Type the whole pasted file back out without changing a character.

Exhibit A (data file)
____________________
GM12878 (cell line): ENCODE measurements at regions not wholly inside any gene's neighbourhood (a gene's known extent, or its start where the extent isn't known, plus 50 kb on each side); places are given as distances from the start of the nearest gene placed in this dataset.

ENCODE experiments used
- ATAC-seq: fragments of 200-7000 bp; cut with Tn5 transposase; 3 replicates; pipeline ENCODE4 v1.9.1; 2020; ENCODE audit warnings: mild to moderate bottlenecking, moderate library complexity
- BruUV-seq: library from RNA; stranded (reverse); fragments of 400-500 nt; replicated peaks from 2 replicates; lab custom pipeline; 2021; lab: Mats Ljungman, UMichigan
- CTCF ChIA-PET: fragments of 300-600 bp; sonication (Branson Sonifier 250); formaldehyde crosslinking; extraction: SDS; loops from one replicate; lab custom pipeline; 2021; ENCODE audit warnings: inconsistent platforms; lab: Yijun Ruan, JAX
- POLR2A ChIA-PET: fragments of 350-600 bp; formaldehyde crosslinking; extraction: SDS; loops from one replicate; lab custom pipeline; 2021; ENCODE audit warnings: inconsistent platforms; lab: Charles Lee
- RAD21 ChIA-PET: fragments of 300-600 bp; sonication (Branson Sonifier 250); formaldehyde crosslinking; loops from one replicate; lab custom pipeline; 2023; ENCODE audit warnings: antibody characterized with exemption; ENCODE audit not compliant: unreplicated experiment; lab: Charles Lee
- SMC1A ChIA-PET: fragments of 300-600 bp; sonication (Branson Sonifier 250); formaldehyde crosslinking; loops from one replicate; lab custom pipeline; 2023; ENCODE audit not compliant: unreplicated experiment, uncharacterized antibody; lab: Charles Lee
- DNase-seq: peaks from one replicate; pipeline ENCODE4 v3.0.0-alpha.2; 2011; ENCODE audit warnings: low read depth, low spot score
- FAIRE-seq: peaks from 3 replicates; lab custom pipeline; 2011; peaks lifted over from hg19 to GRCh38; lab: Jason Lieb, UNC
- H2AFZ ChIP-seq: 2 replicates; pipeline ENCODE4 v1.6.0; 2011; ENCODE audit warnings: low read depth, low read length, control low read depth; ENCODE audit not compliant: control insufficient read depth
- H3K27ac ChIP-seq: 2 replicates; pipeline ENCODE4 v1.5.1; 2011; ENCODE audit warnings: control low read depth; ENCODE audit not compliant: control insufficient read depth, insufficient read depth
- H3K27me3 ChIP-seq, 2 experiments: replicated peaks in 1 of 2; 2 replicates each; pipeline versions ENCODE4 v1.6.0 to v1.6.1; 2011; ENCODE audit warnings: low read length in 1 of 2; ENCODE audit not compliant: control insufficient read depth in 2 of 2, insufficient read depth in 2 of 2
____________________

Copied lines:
GM12878 (cell line): ENCODE measurements at regions not wholly inside any gene's neighbourhood (a gene's known extent, or its start where the extent isn't known, plus 50 kb on each side); places are given as distances from the start of the nearest gene placed in this dataset.

ENCODE experiments used
- ATAC-seq: fragments of 200-7000 bp; cut with Tn5 transposase; 3 replicates; pipeline ENCODE4 v1.9.1; 2020; ENCODE audit warnings: mild to moderate bottlenecking, moderate library complexity
- BruUV-seq: library from RNA; stranded (reverse); fragments of 400-500 nt; replicated peaks from 2 replicates; lab custom pipeline; 2021; lab: Mats Ljungman, UMichigan
- CTCF ChIA-PET: fragments of 300-600 bp; sonication (Branson Sonifier 250); formaldehyde crosslinking; extraction: SDS; loops from one replicate; lab custom pipeline; 2021; ENCODE audit warnings: inconsistent platforms; lab: Yijun Ruan, JAX
- POLR2A ChIA-PET: fragments of 350-600 bp; formaldehyde crosslinking; extraction: SDS; loops from one replicate; lab custom pipeline; 2021; ENCODE audit warnings: inconsistent platforms; lab: Charles Lee
- RAD21 ChIA-PET: fragments of 300-600 bp; sonication (Branson Sonifier 250); formaldehyde crosslinking; loops from one replicate; lab custom pipeline; 2023; ENCODE audit warnings: antibody characterized with exemption; ENCODE audit not compliant: unreplicated experiment; lab: Charles Lee
- SMC1A ChIA-PET: fragments of 300-600 bp; sonication (Branson Sonifier 250); formaldehyde crosslinking; loops from one replicate; lab custom pipeline; 2023; ENCODE audit not compliant: unreplicated experiment, uncharacterized antibody; lab: Charles Lee
- DNase-seq: peaks from one replicate; pipeline ENCODE4 v3.0.0-alpha.2; 2011; ENCODE audit warnings: low read depth, low spot score
- FAIRE-seq: peaks from 3 replicates; lab custom pipeline; 2011; peaks lifted over from hg19 to GRCh38; lab: Jason Lieb, UNC
- H2AFZ ChIP-seq: 2 replicates; pipeline ENCODE4 v1.6.0; 2011; ENCODE audit warnings: low read depth, low read length, control low read depth; ENCODE audit not compliant: control insufficient read depth
- H3K27ac ChIP-seq: 2 replicates; pipeline ENCODE4 v1.5.1; 2011; ENCODE audit warnings: control low read depth; ENCODE audit not compliant: control insufficient read depth, insufficient read depth
- H3K27me3 ChIP-seq, 2 experiments: replicated peaks in 1 of 2; 2 replicates each; pipeline versions ENCODE4 v1.6.0 to v1.6.1; 2011; ENCODE audit warnings: low read length in 1 of 2; ENCODE audit not compliant: control insufficient read depth in 2 of 2, insufficient read depth in 2 of 2